It’s been a long time since I’ve really written anything–mostly bitching about work. And when I have written anything, it’s been pretty half-assed. For whatever reason, I just haven’t been able to put my heart into it. Which would explain why I would easily get bored and stop writing.
Not that anything I write now will be whole-hearted, of course. A lot of it is just a process, getting into the habit of writing. But upon reflection, I think a lot of what I did a few years back, when I wrote a lot, was based on my dissatisfaction with my life and career. My status at work was very precarious, and I felt as though I had been disrespected in a very significant way, although most–students and colleagues–would not realize this as I am pretty good at masking my feelings. And writing on Xanga was an escape of sorts from self-doubt and self-pity. Someday I will write about it (in a protected post, of course).
So where were we…
I think I may have mentioned this briefly before, but since people ask me about it rather frequently, I figure I haven’t really discussed it in detail. So without further ado:
Musubichan got her greencard!
Yes, after two years of Hell, she finally got it last May–has it been a year already? Anyway, I’m sure my regular (former) readers remember all the hassles CIS (Citizenship and Immigration Service, formerly INS) subjected us to. Back in July of 2006, we went for an interview and the case officer treated us as if we were criminals. She suspected us of just trying to procure a green card under false pretense and that we were not really married. I had renewed my drivers license late–VA law allows one year for renewal–but the officer insinuated that I got the license simply to make it look like we lived together. Further, she claimed that someone in the office saw M walking from the train station to the CIS building alone, insisting that we had come separately. I was incredulous. I insisted she produce the person who made this “siting” but of course, she backed down. I had heard horror stories regarding US bureaucracy and some of the mean-spirited people who work there, but I guess you have to experience it to get the full measure of there arrogance, an arrogance they exhibit if only to hide their incompetence and stupidity. It was truly aghast.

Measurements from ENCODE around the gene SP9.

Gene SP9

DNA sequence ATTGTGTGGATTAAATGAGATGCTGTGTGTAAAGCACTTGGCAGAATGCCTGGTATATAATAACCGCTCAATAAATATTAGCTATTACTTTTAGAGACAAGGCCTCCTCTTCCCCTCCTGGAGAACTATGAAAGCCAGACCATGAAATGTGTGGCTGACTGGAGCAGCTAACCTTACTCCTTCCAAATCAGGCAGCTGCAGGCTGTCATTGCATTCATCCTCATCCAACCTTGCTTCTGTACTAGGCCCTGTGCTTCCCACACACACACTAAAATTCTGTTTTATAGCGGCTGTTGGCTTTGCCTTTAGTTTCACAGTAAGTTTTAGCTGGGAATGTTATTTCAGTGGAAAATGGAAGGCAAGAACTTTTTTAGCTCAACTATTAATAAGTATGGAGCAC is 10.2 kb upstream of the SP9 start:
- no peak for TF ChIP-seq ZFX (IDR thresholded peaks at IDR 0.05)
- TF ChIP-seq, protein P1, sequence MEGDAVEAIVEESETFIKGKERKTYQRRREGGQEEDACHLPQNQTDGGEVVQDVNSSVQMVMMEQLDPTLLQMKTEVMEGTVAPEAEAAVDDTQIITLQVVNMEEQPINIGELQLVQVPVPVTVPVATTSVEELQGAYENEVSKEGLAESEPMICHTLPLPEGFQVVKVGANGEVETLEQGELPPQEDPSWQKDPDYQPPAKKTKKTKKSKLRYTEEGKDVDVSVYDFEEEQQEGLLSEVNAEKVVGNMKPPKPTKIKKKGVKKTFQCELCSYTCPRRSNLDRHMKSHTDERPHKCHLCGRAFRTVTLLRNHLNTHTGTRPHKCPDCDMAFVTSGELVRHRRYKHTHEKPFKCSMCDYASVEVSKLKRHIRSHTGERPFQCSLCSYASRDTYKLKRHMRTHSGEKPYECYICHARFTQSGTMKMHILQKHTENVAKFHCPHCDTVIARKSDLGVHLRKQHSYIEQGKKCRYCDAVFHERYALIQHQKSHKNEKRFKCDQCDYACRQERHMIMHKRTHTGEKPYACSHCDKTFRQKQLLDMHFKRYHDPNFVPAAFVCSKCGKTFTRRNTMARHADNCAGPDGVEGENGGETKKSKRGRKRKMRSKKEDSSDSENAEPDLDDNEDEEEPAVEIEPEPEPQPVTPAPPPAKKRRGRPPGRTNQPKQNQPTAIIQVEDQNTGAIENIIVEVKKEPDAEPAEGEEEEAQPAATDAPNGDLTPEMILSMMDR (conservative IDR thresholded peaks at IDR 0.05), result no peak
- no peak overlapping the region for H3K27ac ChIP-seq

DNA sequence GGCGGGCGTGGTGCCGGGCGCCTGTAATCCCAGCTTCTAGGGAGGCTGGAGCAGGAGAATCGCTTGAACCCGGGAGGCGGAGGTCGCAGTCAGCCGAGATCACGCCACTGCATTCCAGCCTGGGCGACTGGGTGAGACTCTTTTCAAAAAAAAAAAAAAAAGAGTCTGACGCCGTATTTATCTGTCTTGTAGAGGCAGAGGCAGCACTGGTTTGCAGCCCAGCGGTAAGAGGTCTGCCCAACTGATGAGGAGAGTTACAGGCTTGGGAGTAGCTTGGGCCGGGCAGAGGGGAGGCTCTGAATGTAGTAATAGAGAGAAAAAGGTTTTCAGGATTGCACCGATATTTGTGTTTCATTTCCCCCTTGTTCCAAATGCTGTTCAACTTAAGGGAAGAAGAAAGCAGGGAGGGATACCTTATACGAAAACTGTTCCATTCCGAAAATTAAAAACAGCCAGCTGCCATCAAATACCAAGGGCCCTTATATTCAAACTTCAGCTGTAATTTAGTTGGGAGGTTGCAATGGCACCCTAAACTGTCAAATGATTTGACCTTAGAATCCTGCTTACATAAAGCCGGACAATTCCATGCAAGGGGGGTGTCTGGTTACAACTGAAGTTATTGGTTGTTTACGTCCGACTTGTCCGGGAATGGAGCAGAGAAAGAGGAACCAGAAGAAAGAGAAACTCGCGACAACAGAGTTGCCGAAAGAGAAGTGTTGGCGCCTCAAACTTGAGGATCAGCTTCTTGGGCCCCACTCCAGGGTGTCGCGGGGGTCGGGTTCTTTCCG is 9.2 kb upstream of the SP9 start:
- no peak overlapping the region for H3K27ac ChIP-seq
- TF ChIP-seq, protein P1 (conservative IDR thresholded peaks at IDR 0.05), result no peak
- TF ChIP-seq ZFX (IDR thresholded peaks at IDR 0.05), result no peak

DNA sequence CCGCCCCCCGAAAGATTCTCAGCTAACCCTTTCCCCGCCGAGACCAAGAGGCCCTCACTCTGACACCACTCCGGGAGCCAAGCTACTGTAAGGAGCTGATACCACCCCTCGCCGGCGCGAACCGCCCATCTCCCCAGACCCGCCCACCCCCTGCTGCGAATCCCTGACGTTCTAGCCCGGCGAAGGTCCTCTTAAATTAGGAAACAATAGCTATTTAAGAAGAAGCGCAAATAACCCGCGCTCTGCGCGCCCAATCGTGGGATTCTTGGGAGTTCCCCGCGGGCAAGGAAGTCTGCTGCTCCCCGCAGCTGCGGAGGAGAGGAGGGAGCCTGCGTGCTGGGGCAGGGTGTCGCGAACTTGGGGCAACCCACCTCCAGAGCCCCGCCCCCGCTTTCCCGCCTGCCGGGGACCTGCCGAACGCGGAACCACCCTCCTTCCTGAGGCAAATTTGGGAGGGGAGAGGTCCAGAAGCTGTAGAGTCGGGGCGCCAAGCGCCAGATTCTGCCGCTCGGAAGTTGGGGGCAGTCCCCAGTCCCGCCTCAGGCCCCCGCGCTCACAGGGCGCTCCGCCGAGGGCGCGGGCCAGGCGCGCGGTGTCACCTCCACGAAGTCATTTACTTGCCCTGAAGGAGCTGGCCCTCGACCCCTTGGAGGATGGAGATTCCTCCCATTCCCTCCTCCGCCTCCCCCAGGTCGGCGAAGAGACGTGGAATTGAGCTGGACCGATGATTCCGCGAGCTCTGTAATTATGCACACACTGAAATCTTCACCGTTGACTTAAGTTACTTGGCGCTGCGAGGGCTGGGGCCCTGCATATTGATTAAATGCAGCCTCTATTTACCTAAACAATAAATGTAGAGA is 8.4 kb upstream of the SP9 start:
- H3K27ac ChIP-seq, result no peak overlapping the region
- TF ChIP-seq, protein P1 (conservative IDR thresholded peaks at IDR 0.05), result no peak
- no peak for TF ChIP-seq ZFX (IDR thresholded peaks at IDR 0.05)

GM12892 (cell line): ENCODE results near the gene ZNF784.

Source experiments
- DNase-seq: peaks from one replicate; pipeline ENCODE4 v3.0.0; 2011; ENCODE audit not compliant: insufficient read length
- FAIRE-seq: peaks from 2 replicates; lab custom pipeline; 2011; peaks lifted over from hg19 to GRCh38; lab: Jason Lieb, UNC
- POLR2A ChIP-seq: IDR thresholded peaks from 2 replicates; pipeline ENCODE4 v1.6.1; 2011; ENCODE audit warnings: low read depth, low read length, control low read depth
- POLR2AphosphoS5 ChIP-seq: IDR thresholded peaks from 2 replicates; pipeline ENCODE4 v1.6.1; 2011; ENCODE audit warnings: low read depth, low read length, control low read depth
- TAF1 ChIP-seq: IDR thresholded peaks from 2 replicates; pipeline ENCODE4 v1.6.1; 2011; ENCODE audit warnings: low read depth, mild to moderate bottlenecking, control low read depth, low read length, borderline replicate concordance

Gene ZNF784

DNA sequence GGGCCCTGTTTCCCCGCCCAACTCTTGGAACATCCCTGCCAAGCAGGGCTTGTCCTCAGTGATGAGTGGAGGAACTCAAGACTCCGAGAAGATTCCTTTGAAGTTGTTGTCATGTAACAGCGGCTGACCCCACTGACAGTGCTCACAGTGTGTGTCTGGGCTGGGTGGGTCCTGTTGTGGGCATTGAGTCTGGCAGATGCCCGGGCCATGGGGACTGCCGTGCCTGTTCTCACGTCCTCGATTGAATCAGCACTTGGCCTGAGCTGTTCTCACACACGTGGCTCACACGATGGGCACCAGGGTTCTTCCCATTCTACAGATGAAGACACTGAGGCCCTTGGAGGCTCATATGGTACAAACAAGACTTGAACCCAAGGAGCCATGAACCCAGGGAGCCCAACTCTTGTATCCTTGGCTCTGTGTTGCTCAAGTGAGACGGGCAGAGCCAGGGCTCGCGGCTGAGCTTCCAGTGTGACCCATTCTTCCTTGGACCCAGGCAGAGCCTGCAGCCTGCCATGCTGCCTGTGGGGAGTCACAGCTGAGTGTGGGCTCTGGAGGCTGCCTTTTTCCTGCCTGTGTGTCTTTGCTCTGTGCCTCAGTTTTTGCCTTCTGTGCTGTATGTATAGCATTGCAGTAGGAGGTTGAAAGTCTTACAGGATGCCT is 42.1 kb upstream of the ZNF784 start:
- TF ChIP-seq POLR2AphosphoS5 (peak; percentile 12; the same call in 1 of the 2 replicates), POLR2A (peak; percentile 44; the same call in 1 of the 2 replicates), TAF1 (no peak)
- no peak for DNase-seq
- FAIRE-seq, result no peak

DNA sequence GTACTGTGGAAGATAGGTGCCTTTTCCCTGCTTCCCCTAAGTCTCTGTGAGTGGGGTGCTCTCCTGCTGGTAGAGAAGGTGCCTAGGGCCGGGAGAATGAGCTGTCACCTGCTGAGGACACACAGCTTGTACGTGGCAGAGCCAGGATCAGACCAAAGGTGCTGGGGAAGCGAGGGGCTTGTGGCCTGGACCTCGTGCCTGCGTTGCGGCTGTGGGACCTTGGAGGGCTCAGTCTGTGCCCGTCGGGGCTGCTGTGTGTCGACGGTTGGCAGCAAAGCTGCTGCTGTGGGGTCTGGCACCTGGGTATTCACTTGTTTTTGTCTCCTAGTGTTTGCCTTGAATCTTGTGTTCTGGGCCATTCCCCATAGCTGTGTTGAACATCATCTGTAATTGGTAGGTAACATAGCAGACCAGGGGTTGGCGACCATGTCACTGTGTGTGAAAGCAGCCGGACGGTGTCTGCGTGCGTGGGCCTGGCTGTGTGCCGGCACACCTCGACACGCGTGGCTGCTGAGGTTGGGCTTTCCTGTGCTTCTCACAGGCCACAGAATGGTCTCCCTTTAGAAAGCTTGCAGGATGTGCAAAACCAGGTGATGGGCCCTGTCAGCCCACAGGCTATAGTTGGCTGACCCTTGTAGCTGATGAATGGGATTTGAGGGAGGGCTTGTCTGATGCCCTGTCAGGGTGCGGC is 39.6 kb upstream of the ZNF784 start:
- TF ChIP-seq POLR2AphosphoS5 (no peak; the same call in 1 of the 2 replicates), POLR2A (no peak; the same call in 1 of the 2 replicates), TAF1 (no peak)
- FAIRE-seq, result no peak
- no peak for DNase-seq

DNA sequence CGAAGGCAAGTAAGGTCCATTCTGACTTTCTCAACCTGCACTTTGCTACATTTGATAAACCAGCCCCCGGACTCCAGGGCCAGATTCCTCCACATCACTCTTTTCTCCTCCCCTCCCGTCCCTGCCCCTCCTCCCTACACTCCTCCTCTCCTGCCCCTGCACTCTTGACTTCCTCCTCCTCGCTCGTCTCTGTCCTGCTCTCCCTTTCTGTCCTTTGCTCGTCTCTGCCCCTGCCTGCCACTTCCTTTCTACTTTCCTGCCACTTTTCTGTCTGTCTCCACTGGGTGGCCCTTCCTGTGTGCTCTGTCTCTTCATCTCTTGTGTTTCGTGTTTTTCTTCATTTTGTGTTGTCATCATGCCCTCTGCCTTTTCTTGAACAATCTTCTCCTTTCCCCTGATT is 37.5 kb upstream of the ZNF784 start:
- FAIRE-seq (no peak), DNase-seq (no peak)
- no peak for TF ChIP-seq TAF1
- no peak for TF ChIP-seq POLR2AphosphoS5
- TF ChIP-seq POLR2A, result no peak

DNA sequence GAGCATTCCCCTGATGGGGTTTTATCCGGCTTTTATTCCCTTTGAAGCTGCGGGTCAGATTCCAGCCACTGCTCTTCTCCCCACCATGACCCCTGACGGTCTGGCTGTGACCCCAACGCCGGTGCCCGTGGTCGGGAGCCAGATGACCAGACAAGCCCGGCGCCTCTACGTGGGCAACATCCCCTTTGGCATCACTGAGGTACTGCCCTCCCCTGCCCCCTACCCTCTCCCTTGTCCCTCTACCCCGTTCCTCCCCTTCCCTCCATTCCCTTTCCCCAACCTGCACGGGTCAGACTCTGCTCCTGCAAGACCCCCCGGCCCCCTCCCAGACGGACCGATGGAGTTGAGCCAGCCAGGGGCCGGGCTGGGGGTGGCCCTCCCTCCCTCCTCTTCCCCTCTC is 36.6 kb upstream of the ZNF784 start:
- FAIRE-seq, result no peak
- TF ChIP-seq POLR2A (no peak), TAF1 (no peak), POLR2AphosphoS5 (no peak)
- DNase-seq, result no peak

Fed up, I finally decided to write to my Congressman–I think this is something that Sunjun actually suggested once way back when–Tom Davis (R). I wrote an impassioned letter detailing our journey through the bureaucratic Hell known as the US Citizenship and Immigration Services. Amazingly, I got a response from his office within two weeks telling us to renew–for the millionth time–M’s metrics (finger printing). We were hopeful that we might, in fact, get an interview by the summer to resolve this fiasco. In another two weeks, we got letter from CIS. Wow! That was fast, we exclaimed. But when M opened up the envelope, we were taken aback. It did not contain instructions for our next interview. Instead, to our utter amazement, out popped the actual green card!
Oh my freakin’ God!
Well, you can imagine our glee and our incredible relief. Finally. The first thing I wanted to do was dance a jig, but since I don’t know what a jig is, I settled for going to my Google calendar to note the expiration date of this green card in 2017. There is no way I’m going to let M’s permanent residency lapse again.